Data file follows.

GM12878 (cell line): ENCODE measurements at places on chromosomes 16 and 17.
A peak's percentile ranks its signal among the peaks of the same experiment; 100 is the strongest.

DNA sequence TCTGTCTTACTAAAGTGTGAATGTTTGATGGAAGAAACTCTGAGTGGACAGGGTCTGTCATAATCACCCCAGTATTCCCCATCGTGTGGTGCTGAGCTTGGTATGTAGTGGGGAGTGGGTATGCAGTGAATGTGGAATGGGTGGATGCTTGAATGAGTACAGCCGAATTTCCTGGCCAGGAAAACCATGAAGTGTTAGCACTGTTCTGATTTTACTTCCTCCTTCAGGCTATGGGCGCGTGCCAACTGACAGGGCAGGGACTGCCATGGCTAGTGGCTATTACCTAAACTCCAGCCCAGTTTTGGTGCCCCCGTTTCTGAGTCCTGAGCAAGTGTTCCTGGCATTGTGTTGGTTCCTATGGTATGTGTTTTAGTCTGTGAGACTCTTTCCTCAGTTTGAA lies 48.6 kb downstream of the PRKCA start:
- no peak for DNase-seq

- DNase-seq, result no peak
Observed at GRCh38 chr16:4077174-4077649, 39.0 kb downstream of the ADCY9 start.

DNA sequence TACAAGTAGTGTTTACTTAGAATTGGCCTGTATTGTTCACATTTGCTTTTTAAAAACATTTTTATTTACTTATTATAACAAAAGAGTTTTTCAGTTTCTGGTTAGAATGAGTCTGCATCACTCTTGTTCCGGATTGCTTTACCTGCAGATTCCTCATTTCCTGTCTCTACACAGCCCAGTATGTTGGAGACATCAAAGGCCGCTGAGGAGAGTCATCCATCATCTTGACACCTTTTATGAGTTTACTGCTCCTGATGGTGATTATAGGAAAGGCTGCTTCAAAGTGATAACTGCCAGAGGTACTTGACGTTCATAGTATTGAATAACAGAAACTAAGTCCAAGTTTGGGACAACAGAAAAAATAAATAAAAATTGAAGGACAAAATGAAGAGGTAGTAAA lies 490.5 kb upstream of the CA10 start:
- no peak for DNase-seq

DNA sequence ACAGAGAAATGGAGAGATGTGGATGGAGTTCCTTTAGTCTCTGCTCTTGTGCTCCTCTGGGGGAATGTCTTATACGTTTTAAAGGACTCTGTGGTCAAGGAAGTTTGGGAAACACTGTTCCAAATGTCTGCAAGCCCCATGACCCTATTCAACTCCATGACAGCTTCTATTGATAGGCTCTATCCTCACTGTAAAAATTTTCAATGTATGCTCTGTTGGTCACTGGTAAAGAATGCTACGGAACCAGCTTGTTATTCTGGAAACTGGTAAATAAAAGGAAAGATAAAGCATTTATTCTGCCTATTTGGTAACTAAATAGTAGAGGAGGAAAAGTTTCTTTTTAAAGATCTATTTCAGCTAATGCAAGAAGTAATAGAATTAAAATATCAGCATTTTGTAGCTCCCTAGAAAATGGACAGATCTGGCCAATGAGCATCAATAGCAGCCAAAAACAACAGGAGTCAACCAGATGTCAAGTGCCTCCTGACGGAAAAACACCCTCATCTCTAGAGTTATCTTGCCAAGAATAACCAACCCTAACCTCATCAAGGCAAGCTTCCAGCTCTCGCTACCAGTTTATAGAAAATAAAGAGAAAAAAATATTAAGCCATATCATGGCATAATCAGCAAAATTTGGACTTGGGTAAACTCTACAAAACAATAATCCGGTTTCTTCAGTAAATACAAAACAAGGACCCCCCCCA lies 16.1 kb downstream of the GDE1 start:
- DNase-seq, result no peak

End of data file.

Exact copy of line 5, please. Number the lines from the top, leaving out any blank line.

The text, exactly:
- DNase-seq, result no peak